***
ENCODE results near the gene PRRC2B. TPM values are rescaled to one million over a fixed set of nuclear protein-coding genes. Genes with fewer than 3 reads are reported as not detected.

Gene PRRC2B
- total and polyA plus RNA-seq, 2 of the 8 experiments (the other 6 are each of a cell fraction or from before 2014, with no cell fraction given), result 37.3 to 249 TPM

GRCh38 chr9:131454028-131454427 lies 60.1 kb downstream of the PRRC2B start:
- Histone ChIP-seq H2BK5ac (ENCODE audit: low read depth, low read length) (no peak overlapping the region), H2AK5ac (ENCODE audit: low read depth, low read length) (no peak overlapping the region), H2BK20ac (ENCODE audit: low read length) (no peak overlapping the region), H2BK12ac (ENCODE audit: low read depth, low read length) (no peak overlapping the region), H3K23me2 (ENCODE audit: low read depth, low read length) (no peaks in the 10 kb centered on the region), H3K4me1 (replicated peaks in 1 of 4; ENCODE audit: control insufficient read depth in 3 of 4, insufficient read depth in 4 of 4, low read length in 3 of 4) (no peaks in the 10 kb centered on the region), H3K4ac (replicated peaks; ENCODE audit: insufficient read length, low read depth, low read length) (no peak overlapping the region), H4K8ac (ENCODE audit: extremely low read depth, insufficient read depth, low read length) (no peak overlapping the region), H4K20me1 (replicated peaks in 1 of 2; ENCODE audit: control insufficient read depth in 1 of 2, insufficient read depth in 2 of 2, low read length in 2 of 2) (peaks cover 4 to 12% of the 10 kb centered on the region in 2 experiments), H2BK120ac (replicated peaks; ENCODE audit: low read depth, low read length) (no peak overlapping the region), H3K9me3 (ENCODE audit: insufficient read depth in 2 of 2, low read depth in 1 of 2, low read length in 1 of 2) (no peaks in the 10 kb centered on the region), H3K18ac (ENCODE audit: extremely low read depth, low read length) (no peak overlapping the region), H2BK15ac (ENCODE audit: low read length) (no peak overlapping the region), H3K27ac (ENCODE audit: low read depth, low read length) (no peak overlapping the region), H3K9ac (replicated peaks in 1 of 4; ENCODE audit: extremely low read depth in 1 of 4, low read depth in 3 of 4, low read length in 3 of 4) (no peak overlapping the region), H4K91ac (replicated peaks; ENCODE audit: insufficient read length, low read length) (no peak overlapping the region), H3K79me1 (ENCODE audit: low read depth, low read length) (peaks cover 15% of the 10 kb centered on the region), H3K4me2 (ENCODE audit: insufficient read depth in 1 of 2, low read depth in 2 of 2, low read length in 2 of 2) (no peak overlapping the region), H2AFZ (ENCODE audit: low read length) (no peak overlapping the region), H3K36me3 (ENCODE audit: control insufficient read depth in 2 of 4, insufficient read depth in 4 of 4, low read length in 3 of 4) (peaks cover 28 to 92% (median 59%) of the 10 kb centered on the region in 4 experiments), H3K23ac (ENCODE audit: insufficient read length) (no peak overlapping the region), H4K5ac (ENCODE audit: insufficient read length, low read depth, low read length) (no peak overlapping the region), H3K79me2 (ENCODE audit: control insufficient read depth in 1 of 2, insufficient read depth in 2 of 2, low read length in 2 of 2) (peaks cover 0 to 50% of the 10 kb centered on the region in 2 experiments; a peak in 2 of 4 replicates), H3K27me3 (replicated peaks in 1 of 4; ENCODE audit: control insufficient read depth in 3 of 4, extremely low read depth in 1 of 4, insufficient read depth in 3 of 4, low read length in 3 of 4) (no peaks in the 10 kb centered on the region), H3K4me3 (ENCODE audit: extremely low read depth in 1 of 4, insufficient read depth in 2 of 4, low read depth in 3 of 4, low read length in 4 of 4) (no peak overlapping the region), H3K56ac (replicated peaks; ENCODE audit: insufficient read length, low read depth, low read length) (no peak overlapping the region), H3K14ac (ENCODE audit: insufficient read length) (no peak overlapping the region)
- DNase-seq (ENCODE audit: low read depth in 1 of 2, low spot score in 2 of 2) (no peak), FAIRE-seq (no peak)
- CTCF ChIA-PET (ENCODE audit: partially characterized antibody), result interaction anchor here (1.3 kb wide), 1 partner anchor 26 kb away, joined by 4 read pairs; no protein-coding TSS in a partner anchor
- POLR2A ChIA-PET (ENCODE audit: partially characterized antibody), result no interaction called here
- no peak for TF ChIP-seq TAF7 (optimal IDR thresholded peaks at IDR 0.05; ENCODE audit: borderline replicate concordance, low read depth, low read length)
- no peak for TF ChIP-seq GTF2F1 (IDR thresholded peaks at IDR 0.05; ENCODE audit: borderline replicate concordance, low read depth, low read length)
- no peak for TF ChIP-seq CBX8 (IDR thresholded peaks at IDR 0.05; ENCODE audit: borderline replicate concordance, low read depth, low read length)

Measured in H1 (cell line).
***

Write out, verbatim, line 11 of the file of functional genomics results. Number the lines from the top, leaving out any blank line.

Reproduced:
- no peak for TF ChIP-seq CBX8 (IDR thresholded peaks at IDR 0.05; ENCODE audit: borderline replicate concordance, low read depth, low read length)